Those 500 calories of broccoli make up 14 cups and contain 44 grams of fiber (the average American consumes less than15 grams of fiber a day). Broccoli is 23 percent protein, 9 percent fat, and 68 percent carbohydrate, or 340 calories from carbs. The “sugar” in 14 cups of broccoli is the equivalent of only one teaspoon; the rest of the carbohydrates are the low-glycemic type found in all non-starchy vegetables, which are very slowly absorbed.

What happens when you eat broccoli? Broccoli contains so much fiber that very few of the calories would actually get absorbed. Those that did would get absorbed very slowly. There would be no blood sugar or insulin spike. Your stomach would distend (which it doesn’t with candy), sending signals to your brain that you were full. There would be no triggering of the addiction reward center in the brain. You’d also get many extra benefits including lower cholesterol and reduced inflammation. The phytonutrients in broccoli are anti-inflammatory and protect against cancer and heart disease.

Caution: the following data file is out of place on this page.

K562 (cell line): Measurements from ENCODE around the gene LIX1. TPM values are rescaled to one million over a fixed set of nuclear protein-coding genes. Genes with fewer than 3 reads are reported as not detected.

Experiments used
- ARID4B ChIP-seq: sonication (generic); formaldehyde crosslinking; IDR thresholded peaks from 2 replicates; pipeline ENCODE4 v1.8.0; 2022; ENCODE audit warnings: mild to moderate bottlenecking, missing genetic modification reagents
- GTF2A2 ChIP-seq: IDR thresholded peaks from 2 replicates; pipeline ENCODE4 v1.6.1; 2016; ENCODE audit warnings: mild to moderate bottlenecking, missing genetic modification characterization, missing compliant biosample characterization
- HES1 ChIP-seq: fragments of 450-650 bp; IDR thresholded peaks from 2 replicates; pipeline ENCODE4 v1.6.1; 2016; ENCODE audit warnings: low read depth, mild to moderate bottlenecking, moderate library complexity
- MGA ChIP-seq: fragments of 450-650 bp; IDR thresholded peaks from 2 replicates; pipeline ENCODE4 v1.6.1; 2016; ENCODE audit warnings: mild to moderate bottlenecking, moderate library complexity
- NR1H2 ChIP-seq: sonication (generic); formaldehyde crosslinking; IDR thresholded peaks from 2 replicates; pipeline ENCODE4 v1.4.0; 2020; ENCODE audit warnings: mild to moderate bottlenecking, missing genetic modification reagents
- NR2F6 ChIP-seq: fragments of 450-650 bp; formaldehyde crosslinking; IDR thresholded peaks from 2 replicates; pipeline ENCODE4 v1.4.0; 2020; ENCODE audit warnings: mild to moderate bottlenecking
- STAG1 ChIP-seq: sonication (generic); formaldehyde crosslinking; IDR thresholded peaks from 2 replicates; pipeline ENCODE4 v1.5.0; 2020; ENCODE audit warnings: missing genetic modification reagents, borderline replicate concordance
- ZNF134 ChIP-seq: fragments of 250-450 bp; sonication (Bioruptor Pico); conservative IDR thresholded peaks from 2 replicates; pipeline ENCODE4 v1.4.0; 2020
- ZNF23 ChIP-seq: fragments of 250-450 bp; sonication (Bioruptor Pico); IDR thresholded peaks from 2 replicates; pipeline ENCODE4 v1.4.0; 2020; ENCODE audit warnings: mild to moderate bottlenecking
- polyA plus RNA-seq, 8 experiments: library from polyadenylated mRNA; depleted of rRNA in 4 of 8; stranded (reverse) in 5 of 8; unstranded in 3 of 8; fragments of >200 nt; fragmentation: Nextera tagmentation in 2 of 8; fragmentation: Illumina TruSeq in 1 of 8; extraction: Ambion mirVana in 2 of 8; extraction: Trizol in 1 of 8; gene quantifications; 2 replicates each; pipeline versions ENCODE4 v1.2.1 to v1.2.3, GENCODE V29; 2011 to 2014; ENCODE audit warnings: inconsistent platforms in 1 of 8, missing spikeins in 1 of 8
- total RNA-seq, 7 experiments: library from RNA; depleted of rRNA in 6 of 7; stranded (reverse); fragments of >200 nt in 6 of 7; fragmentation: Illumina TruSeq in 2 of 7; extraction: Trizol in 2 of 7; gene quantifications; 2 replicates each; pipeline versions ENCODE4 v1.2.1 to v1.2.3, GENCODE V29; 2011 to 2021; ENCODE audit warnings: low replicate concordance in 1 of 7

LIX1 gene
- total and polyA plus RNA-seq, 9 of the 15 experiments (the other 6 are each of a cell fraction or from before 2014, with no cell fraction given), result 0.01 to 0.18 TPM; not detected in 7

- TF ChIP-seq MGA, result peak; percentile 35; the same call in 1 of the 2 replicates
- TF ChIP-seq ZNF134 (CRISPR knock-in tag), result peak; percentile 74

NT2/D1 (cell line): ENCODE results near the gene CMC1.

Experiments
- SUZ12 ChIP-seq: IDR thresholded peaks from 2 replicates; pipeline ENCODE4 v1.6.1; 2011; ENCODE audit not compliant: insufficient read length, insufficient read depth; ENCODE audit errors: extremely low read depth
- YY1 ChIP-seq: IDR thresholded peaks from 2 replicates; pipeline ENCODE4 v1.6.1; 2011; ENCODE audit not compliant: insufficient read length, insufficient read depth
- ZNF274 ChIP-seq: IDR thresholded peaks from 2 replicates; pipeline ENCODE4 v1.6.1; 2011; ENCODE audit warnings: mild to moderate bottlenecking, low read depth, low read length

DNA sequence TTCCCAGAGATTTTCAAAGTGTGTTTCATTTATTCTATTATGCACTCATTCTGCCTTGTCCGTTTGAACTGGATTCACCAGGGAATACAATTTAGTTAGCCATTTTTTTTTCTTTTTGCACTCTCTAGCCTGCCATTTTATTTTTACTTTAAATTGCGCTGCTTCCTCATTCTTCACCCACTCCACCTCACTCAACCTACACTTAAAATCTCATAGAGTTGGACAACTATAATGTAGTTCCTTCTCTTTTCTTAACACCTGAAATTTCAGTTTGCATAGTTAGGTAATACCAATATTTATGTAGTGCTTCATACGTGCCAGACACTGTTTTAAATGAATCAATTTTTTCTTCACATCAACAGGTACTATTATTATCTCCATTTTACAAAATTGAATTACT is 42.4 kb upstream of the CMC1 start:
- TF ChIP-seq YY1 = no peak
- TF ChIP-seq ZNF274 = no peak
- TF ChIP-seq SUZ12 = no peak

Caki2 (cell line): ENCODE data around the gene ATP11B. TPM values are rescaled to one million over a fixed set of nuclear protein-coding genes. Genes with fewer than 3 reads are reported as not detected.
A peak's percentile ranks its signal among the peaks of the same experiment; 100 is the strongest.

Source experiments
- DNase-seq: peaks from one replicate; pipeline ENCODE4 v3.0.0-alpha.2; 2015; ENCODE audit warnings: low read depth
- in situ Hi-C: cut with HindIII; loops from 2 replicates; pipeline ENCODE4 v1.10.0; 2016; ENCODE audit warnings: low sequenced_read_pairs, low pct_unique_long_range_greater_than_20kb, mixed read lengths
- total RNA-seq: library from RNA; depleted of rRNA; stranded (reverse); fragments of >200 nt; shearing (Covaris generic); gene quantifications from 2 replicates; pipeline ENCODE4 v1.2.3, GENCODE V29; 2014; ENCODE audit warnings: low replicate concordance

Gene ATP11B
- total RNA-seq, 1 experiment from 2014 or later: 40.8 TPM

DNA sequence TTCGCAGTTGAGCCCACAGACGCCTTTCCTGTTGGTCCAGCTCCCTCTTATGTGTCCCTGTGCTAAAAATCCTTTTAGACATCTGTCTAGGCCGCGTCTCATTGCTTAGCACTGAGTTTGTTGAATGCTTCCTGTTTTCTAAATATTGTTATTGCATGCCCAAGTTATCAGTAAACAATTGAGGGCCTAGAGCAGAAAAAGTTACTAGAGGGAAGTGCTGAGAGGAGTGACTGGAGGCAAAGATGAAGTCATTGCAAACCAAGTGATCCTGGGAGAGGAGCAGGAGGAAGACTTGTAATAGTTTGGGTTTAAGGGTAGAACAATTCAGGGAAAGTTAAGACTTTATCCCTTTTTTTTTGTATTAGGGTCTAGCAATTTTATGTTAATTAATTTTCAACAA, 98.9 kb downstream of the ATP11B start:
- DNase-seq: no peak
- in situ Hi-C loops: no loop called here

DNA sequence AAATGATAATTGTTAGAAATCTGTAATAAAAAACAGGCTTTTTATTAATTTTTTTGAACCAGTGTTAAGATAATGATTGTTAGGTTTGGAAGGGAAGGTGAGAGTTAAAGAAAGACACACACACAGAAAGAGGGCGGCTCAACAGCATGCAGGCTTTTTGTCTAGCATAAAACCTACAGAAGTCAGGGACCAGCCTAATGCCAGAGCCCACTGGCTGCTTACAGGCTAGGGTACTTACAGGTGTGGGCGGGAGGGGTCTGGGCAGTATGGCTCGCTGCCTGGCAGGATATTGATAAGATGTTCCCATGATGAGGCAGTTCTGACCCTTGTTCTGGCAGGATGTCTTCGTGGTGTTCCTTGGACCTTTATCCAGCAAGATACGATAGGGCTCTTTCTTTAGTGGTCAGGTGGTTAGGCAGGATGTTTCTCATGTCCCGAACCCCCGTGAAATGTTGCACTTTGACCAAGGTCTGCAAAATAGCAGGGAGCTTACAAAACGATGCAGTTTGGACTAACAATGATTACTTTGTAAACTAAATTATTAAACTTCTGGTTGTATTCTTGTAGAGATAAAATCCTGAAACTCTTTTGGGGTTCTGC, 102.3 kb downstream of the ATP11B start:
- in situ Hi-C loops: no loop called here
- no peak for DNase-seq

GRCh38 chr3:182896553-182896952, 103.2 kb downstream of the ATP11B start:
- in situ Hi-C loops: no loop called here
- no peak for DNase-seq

The key is that all calories are NOT created equal. The same number of calories from different types of food can have very different biological effects.

Some calories are addictive while others are healing. When thinking about calories, think more about the quality of the calories versus the quantity. Consider what other nutrients are you getting besides just calories. Are there vitamins, phytonutrients, or fiber? Your goal with every bite is to get the most nutrition possible.